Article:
Phe‐46(CD4) orients the distal histidine for hydrogen bonding to bound ligands in sperm whale myoglobin

Henry H. Lai, Tiansheng Li, Daniel S. Lyons, George N. Phillips, John S. Olson, Quentin H. Gibson

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The role of Phe‐46(CD4) in modulating the functional properties of sperm whale myoglobin was investigated by replacing this residue with Leu, Ile, Val, Ala, Trp, Tyr, and Glu. This highly conserved amino acid almost makes direct contact with the distal histidine and has been postulated to affect ligand binding. The overall association rate constants for CO, O2, and NO binding were little affected by decreasing the size of residue 46 step‐wise from Phe to Leu to Val to Ala. In contrast, the rates of CO, O2, and NO dissociation increased 4‐, 10‐, and 25‐fold, respectively, for the same series of mutants, causing large decreases in the affinity of myoglobin for all three diatomic gases. The rates of autooxidation at 37°C, pH 7.0 increased dramatically from ∼0.1–0.3 h−1 for wild‐type, Tyr‐46, and Trp‐46 myoglobins to 1.5, 5.2, 4.9, and 5.0 h−1 for the Leu‐46, Ile‐46, Val‐46, and Ala‐46 mutants, respectively. Rates of NO and O2 geminate recombination were measured using 35 ps and 9 ns laser excitation pulses. Decreasing the size of residue 46 causes significant decreases in the extent of both picosecond and nanosecond rebinding processes. High resolution structures of Leu‐46 and Val‐46 metmyoglobins, Val‐46 CO‐myoglobin, and Val‐46 deoxymyoglobin were determined by X‐ray crystallography. When Phe‐46 is replaced by Val, the loss of internal packing volume is compensated by (1) contraction of the CD corner toward the core of the protein, (2) movement of the E‐helix toward the mutation site, (3) greater exposure of the distal pocket to intruding solvent molecules, and (4) large disorder in the position of the side chain of the distal histidine (His‐64). In wild‐type myoglobin, the van der Waals contact between Cζ of Phe‐46 and Cβ of His‐64 appears to restrict rotation of the imidazole side chain. Insertion of Val at position 46 relieves this steric restriction, allowing the imidazole side chain to rotate about the Cα–Cβ bond toward the surface of the globin and about the Cβ–Cγ bond toward the space previously occupied by the native Phe‐46 side chain. This movement disrupts hydrogen bonding with bound ligands, causing significant decreases in affinity, and opens the distal pocket to solvent water molecules, causing marked increases in the rate of autooxidation. The upward movement of the imidazole side chain also creates new space for photodissociated ligands and for incoming water molecules to approach the iron atom. Both of these phenomena inhibit geminate recombination and can be correlated with molecular dynamics calculations. All of these results show that this mutation in the second shell of amino acids around the distal pocket can influence ligand binding significantly. © 1995 Wiley‐Liss, Inc.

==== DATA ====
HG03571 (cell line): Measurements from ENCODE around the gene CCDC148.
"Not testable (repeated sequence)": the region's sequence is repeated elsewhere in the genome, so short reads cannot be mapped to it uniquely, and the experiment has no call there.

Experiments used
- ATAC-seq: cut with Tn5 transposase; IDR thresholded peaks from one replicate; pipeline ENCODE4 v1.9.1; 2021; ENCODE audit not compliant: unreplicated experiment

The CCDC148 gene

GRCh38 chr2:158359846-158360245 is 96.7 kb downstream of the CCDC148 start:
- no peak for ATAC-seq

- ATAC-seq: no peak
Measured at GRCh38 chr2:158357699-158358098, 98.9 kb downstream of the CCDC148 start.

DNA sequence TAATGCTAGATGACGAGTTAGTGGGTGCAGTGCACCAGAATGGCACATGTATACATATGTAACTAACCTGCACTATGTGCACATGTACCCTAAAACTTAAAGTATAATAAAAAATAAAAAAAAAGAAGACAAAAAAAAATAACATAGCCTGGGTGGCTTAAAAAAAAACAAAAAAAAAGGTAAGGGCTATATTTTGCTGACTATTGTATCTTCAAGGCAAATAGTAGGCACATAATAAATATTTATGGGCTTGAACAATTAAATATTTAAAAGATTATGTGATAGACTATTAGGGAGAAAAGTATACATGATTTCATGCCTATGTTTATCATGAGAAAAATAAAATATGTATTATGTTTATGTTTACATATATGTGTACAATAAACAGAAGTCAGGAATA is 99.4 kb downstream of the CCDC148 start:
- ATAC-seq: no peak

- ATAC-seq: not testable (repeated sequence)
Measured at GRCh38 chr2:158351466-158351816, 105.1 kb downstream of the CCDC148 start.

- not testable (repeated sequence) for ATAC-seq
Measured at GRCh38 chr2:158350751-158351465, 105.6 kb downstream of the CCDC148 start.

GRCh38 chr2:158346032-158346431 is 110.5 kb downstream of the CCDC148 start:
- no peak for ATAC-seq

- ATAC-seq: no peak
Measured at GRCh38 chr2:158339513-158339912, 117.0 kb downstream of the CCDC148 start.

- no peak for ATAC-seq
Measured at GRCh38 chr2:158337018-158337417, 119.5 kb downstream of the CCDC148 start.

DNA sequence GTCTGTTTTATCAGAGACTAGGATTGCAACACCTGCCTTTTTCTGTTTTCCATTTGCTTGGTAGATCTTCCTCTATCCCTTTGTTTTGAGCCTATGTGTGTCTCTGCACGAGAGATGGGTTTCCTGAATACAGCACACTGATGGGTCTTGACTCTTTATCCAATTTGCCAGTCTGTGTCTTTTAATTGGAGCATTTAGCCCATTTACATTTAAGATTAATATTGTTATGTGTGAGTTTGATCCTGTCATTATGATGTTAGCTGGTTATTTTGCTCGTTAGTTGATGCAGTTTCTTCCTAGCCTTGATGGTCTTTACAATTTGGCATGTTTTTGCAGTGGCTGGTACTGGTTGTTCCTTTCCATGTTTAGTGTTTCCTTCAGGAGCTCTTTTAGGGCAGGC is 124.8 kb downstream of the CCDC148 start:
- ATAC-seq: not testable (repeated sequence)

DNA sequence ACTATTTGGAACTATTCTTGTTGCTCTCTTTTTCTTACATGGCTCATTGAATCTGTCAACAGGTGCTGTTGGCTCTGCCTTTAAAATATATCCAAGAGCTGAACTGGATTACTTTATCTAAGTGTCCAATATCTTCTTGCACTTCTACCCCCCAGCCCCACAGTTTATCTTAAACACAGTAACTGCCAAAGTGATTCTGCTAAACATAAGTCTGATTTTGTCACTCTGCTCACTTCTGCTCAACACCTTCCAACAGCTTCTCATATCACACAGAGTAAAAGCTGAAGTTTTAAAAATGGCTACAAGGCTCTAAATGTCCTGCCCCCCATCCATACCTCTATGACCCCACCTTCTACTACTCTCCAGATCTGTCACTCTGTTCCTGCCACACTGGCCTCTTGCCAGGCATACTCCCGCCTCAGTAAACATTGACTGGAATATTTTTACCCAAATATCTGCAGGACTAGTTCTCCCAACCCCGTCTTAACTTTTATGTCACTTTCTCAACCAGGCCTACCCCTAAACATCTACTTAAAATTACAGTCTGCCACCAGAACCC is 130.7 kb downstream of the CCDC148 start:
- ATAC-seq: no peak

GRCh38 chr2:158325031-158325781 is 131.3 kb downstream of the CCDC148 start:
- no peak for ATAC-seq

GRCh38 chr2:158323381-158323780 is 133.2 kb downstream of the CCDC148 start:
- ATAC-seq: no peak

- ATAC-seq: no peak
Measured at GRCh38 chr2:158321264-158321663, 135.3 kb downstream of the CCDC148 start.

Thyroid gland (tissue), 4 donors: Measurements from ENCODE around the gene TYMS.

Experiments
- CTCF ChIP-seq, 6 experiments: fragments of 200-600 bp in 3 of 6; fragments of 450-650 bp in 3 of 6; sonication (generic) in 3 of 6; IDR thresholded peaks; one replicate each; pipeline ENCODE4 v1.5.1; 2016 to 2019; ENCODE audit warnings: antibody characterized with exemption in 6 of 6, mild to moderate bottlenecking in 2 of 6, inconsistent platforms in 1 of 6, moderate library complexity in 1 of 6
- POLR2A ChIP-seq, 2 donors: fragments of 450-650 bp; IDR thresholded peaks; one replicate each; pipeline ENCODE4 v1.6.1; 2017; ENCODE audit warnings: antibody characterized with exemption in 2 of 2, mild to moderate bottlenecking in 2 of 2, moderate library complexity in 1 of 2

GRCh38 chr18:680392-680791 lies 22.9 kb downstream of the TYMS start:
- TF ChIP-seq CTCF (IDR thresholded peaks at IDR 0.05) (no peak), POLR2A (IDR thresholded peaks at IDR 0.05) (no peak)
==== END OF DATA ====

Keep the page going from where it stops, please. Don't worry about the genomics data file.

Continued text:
Original languageEnglish
Pages (from-to)322-339
Number of pages18
JournalProteins: Structure, Function, and Bioinformatics
Issue number4
StatePublished - Aug 1995


  • distal histidine
  • ligand binding
  • myoglobin
  • site‐directed mutagenesis
  • X‐ray crystallography


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